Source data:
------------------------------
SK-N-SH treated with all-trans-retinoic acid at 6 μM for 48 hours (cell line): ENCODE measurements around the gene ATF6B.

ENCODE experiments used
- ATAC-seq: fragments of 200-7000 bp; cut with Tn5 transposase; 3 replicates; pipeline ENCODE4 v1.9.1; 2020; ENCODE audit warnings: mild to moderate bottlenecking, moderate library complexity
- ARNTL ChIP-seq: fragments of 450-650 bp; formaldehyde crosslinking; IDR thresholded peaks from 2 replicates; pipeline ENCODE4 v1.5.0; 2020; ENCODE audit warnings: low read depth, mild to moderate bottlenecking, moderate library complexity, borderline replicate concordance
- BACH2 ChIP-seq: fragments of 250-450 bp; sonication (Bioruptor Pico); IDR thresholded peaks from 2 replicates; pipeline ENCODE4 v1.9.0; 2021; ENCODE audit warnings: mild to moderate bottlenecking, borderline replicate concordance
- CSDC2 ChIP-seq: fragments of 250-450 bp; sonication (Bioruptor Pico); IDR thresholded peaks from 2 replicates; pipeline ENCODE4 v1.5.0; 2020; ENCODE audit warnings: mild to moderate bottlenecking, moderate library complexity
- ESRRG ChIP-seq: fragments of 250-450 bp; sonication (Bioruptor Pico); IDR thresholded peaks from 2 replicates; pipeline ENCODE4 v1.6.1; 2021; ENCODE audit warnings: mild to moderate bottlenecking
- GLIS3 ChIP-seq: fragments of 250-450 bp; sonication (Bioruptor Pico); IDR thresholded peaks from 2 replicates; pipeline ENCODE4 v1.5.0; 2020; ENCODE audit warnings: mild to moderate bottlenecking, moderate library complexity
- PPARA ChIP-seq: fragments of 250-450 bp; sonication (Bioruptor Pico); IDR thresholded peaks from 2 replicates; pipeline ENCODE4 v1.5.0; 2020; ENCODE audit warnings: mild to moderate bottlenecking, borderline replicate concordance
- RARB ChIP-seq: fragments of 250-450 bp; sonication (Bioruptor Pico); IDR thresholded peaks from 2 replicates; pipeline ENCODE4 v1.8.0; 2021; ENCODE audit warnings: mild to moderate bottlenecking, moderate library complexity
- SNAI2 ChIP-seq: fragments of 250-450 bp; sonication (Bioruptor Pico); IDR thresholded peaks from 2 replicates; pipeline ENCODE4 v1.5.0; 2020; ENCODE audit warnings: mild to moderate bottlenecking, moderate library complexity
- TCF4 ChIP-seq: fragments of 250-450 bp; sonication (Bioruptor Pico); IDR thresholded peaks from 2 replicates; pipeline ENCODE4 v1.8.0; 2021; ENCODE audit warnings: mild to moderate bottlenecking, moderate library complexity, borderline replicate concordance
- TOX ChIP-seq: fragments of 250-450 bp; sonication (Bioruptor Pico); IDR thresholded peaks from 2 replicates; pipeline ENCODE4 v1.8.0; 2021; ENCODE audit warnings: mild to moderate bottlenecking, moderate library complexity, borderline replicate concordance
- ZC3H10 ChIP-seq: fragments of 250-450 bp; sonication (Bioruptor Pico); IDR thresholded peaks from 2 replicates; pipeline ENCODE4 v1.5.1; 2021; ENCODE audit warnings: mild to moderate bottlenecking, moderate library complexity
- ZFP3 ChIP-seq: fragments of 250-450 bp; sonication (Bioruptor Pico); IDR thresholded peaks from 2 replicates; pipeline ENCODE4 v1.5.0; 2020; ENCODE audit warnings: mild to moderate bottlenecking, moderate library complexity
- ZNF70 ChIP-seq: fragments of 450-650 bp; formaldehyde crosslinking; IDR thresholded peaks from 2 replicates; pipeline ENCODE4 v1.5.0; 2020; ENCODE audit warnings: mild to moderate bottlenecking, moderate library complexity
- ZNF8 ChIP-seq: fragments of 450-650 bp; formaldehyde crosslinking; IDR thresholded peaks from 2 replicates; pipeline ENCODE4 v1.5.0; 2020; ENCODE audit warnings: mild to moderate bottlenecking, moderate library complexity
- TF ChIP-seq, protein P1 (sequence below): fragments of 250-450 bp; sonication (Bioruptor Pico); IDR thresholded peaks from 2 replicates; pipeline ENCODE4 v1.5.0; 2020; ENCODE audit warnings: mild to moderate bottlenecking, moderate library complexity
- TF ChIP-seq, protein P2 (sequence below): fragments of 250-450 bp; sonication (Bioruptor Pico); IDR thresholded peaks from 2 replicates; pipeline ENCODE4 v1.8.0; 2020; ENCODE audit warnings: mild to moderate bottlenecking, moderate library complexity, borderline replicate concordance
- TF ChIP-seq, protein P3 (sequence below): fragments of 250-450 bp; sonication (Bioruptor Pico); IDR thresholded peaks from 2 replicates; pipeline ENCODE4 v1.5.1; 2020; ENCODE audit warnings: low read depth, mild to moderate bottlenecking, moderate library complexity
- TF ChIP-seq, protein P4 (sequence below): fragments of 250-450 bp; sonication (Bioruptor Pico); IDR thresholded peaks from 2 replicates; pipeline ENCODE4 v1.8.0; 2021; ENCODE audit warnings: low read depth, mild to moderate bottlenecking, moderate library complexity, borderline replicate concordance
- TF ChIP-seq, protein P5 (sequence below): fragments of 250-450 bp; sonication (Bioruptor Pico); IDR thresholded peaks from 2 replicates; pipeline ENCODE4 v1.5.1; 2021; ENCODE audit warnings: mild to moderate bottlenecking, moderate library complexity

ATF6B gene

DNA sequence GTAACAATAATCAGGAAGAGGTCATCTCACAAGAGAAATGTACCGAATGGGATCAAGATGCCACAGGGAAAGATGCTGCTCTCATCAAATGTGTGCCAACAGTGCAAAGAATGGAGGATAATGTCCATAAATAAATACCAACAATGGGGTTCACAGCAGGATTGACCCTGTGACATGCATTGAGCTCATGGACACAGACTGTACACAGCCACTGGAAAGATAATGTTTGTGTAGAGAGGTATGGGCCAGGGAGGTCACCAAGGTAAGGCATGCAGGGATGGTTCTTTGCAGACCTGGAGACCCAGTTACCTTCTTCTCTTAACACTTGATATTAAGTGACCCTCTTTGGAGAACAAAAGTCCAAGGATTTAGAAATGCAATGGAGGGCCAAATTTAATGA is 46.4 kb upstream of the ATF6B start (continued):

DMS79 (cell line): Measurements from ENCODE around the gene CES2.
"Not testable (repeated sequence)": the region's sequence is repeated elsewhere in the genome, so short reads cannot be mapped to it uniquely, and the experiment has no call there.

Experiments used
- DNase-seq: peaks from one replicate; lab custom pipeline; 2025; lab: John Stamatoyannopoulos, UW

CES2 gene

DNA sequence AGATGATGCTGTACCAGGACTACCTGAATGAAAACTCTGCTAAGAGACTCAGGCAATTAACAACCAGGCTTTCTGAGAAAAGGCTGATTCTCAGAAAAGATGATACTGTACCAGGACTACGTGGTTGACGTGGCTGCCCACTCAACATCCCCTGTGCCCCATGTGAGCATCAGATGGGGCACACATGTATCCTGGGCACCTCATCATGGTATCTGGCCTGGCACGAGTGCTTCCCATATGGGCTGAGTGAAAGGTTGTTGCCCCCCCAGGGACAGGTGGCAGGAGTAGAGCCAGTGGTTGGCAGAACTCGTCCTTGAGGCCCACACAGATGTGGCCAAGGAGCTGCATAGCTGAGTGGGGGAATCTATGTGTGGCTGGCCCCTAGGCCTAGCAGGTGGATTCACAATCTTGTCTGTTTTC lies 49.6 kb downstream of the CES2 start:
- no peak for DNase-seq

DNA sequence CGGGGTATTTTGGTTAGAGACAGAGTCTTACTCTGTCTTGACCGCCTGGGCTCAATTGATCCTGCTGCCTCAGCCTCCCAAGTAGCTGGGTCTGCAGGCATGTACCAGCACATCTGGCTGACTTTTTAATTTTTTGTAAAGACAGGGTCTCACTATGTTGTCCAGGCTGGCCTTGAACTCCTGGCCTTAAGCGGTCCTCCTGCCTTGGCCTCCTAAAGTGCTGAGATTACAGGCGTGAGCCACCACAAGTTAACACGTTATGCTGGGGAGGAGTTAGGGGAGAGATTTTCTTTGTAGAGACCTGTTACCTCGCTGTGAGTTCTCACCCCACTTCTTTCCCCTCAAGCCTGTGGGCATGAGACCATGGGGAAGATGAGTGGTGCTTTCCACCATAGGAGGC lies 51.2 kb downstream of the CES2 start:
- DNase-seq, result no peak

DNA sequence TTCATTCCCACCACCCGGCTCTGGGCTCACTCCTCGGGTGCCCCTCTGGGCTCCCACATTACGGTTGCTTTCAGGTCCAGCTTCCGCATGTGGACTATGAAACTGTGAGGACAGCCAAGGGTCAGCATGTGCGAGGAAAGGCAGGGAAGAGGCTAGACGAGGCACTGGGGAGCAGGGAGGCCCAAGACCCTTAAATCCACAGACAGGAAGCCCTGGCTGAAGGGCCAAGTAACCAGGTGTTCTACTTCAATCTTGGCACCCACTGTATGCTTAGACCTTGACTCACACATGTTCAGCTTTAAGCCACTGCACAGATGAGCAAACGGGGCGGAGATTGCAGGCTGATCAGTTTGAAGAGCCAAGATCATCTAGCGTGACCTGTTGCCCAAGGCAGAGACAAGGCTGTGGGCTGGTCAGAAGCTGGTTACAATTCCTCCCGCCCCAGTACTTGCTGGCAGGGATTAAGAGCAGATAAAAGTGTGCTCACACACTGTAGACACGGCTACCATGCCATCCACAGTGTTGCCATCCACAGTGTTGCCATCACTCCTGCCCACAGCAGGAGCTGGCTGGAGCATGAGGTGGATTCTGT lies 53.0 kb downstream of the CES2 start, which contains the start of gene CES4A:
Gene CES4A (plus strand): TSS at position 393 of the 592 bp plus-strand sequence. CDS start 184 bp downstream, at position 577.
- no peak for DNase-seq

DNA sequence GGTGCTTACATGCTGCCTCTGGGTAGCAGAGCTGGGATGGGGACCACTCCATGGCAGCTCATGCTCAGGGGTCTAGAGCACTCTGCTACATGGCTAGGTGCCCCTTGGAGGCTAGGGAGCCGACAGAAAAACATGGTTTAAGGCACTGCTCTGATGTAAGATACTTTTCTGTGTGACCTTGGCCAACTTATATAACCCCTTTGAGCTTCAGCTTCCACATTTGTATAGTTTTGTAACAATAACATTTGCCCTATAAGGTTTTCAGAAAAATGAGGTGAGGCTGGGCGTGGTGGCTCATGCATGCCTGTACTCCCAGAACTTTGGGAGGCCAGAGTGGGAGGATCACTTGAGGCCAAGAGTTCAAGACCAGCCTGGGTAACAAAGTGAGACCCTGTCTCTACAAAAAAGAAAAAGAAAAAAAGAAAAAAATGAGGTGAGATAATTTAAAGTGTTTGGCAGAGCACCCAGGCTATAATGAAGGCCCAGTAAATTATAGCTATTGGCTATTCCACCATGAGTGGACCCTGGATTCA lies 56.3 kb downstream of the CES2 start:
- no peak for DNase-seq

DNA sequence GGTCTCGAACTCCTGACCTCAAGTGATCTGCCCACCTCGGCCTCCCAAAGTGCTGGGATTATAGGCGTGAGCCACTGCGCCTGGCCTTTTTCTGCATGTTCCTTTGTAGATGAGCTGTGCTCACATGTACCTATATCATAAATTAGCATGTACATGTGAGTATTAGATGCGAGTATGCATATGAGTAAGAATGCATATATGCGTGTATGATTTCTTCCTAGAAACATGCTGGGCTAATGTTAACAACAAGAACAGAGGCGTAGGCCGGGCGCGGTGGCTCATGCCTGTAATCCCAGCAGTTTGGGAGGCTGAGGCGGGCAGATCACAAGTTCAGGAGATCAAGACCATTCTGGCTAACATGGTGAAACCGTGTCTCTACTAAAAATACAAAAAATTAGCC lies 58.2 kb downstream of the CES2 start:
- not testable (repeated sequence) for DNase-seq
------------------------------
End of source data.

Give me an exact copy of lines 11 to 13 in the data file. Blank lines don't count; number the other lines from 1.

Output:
- SNAI2 ChIP-seq: fragments of 250-450 bp; sonication (Bioruptor Pico); IDR thresholded peaks from 2 replicates; pipeline ENCODE4 v1.5.0; 2020; ENCODE audit warnings: mild to moderate bottlenecking, moderate library complexity
- TCF4 ChIP-seq: fragments of 250-450 bp; sonication (Bioruptor Pico); IDR thresholded peaks from 2 replicates; pipeline ENCODE4 v1.8.0; 2021; ENCODE audit warnings: mild to moderate bottlenecking, moderate library complexity, borderline replicate concordance
- TOX ChIP-seq: fragments of 250-450 bp; sonication (Bioruptor Pico); IDR thresholded peaks from 2 replicates; pipeline ENCODE4 v1.8.0; 2021; ENCODE audit warnings: mild to moderate bottlenecking, moderate library complexity, borderline replicate concordance